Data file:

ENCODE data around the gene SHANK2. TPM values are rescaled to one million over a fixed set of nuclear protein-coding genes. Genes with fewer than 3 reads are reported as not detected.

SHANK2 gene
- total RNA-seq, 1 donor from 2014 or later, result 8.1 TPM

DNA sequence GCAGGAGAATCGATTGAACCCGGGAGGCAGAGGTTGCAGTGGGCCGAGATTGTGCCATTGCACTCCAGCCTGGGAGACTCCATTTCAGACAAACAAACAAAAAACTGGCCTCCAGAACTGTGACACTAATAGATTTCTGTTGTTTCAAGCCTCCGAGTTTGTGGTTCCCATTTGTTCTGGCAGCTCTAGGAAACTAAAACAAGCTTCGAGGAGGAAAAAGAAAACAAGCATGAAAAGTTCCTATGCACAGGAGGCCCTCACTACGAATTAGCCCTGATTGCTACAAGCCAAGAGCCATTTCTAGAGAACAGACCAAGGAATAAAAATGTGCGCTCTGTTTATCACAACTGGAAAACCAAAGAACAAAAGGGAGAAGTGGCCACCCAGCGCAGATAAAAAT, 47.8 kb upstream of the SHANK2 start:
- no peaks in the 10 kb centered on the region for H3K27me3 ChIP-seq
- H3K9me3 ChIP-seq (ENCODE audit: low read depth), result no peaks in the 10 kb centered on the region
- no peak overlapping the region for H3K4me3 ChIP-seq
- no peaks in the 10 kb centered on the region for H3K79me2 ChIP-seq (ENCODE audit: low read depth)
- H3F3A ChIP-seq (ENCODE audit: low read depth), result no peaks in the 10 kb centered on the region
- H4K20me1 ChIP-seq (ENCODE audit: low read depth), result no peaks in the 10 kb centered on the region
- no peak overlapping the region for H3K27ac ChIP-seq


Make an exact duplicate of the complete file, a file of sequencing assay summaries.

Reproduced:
ENCODE data around the gene SHANK2. TPM values are rescaled to one million over a fixed set of nuclear protein-coding genes. Genes with fewer than 3 reads are reported as not detected.

SHANK2 gene
- total RNA-seq, 1 donor from 2014 or later, result 8.1 TPM

DNA sequence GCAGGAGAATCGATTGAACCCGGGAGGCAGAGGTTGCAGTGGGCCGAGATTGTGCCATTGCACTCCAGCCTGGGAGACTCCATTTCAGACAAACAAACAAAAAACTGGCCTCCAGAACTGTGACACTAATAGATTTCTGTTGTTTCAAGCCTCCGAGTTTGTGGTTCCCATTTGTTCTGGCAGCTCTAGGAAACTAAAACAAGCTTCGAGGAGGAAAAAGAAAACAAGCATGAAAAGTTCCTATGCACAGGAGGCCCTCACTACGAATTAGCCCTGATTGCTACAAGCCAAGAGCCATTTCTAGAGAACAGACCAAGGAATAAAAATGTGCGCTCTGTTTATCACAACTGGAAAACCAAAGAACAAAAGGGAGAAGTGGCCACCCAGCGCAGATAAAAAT, 47.8 kb upstream of the SHANK2 start:
- no peaks in the 10 kb centered on the region for H3K27me3 ChIP-seq
- H3K9me3 ChIP-seq (ENCODE audit: low read depth), result no peaks in the 10 kb centered on the region
- no peak overlapping the region for H3K4me3 ChIP-seq
- no peaks in the 10 kb centered on the region for H3K79me2 ChIP-seq (ENCODE audit: low read depth)
- H3F3A ChIP-seq (ENCODE audit: low read depth), result no peaks in the 10 kb centered on the region
- H4K20me1 ChIP-seq (ENCODE audit: low read depth), result no peaks in the 10 kb centered on the region
- no peak overlapping the region for H3K27ac ChIP-seq